Residential Roundup - 20 October 2023
The consumer price index (CPI) rose 6.7% annually in September, marginally up on the 6.6% predicted. The September figure was unchanged on August, with the flatlining attributed to an increase in fuel costs last month.
On the face of it this is not great news for the government’s commitment to halving inflation by the year end. But economists are expecting more significant falls in October. Changes to the energy price cap, which came into force at the start of October, mean inflation rates are forecast to fall back to nearer 5% in October. With Capital Economics expecting the impact of the price cap alone will shave 1.3 percentage points from inflation this month.
A more significant fall in the inflation rate in October would also bring the UK closer to the rest of the G7. With UK CPI still more than three percentage points ahead of the US and Japan.
Wage growth easing affordability pressures?
Average wages rose at an annual rate of 7.8% in the three months to August. Higher than the inflation rate over the same three-month period. The first time for two years that wages rose more than inflation. Wage growth was highest in the private sector, up 8% versus 6.8% in the public sector.
But there are signs of some softening of the employment market. The number of job vacancies fell again between July and September, now under a million for the first time since July 2021. This reflects a 43,000 fall, but vacancies remain significantly higher than historic levels. Unemployment figures are due next week-expect a slight increase, albeit again from a low base.
The Halifax and Nationwide, usually more reactive to changes in the market, are showing annual falls of around -6% from the 2022 peak. A better reflection of the current state of the market than the latest government figures, which suggest values were broadly flat in the 12 months to August at +0.2%.
But the rate of price falls has been relatively modest compared with the global financial crisis. Nationwide data showing prices down -5.8% from their 2022 peak, whereas the 13-months on from the 2007 peak values had fallen by -14%.
One of the reasons why price falls have been more modest this time round (there are many) is inflation. With high inflation meaning even if house prices remained static in nominal (not adjusted for inflation) terms we are effectively seeing prices fall.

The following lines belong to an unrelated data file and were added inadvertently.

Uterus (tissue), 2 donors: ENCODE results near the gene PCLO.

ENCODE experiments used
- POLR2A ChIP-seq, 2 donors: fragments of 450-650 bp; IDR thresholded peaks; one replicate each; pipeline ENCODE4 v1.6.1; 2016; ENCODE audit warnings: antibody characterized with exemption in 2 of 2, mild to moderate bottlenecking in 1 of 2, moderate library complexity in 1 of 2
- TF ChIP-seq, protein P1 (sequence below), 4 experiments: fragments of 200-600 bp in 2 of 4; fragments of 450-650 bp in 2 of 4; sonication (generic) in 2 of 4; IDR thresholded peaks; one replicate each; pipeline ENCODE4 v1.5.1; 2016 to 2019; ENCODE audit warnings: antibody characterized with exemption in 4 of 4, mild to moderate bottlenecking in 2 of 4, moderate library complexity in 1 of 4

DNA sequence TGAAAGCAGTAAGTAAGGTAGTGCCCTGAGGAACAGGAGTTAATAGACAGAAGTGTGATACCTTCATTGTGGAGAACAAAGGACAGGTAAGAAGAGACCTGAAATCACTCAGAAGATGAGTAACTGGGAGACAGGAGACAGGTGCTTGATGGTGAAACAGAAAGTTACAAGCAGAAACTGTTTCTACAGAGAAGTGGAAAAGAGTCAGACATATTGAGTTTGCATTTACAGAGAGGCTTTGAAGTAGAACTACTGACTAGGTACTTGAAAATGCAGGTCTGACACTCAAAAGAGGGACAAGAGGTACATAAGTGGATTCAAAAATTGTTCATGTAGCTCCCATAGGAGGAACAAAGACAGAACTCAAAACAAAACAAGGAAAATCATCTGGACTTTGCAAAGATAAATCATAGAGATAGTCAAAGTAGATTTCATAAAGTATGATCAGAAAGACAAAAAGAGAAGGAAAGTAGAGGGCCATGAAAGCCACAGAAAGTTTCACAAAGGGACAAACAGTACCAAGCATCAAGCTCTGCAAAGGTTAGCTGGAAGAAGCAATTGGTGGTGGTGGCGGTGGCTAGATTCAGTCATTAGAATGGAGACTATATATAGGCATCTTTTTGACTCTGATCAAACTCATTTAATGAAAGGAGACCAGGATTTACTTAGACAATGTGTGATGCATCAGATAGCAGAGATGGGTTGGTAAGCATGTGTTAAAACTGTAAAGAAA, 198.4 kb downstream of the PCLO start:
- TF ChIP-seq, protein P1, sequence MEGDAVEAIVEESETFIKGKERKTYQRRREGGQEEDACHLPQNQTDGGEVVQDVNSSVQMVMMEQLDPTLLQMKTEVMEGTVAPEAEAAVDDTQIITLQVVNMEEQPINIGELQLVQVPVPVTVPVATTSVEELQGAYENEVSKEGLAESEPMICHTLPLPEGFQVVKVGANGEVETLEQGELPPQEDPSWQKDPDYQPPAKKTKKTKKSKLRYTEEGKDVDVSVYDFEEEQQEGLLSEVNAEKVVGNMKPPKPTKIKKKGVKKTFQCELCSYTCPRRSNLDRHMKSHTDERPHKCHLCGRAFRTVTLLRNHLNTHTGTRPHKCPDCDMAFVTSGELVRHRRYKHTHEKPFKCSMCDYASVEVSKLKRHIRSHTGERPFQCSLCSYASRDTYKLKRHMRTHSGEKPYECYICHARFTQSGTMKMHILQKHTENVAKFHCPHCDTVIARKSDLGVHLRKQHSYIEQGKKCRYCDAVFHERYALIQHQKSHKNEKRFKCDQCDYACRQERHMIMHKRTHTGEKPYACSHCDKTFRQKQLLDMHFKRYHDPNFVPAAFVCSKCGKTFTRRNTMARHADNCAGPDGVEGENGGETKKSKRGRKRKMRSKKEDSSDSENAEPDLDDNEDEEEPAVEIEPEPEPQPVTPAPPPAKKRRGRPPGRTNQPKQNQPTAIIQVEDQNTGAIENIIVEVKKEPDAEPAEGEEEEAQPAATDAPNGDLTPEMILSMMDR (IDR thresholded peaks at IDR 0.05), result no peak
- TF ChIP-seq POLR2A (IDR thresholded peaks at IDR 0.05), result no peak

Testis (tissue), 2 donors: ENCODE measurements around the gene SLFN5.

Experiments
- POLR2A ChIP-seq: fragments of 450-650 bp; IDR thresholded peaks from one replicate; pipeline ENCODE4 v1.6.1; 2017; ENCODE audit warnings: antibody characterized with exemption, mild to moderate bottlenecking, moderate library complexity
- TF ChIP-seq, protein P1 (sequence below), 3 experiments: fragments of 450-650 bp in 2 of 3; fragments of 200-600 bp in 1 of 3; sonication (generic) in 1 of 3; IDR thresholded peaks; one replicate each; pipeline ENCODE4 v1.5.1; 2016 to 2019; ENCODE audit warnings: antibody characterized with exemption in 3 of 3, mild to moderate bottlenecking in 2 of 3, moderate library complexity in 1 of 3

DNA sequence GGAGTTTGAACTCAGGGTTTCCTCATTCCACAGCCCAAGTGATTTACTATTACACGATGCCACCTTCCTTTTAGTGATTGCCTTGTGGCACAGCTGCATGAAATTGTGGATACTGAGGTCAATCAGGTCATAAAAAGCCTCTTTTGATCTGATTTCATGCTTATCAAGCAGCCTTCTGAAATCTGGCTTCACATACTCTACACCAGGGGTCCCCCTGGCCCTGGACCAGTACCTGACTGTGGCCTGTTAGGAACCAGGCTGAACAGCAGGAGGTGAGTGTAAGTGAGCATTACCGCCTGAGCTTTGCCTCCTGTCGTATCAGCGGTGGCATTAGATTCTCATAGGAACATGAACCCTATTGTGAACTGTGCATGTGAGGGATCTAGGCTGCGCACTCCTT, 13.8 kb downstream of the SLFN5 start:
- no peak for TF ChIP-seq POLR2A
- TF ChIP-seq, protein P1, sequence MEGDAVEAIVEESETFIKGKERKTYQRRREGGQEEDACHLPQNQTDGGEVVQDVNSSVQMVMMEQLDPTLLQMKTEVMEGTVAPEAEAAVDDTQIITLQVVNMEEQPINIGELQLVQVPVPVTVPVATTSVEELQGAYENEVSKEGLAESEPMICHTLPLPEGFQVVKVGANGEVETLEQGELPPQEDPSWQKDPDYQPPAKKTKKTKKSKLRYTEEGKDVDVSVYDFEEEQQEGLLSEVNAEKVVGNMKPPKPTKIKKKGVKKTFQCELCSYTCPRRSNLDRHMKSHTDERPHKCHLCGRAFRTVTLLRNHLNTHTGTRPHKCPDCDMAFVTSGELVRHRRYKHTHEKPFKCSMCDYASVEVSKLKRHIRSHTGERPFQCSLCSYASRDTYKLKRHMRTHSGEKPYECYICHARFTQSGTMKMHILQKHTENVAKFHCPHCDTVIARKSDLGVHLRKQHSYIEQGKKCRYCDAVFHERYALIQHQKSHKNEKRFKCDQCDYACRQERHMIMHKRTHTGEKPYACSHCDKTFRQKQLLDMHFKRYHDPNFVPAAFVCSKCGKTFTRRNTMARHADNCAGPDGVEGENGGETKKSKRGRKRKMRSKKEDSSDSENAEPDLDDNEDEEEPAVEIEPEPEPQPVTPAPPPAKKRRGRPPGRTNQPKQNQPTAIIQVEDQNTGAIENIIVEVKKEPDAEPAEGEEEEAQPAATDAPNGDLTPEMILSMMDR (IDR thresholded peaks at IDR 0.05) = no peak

Of course, few think about the price of their house in real (inflation adjusted) terms, with homeowners who bought an averagely priced UK home a decade ago (paying £171,000) and selling in September 2023 (achieving £260,000) making a nominal £89,000, before costs. But stripping out inflation shows prices adjusted in line with RPI are at a similar level now to 2013.
With higher rates impacting buyers ability to purchase, the likelihood of house prices falling to align more closely with buyers purchasing power increases. But rather than seeing significant nominal falls it will be real house prices where we see a more substantial fall. Using the Nationwide Index shows annual falls in nominal terms of -5.3% but adjusted for inflation prices are down -12% in the last 12 months.
Delivering more homes
Labour appear to be positioning itself as the party of the YIMBY (YES in my back yard) as it announced ambitious plans to get Britain building. Sir Keir Starmer announcing the party plans to deliver 1.5 million new homes over the next five years, finally fulfilling the 300,000 home per annum target we have shot for (and consistently missed) in recent years.
But plans for a series of new towns and ambitious targets on affordable housing may prove harder to deliver in the current climate. The latest Q3 2023 figures from Molior London show new homes starts across the capital have fallen by a third this year, down 34% on the same period in 2022. With Q3 2023 starts at their lowest level since 2009.
Figures from Bellway Homes highlight the challenges ahead. Bellway expect to deliver 7,500 new homes in the year to July 2024, compared with 10,945 in the last 12 months. The housebuilder citing lower reservation rates as one of the reasons behind the reduction in planned activity. Bellway are not alone, with Barratt expecting to deliver 20% fewer homes in this fiscal year and Redrow forecasting a halving of their pre-tax profits this year.
Read more on our Head of Research & Strategy Adam Challis’ take on housing targets here.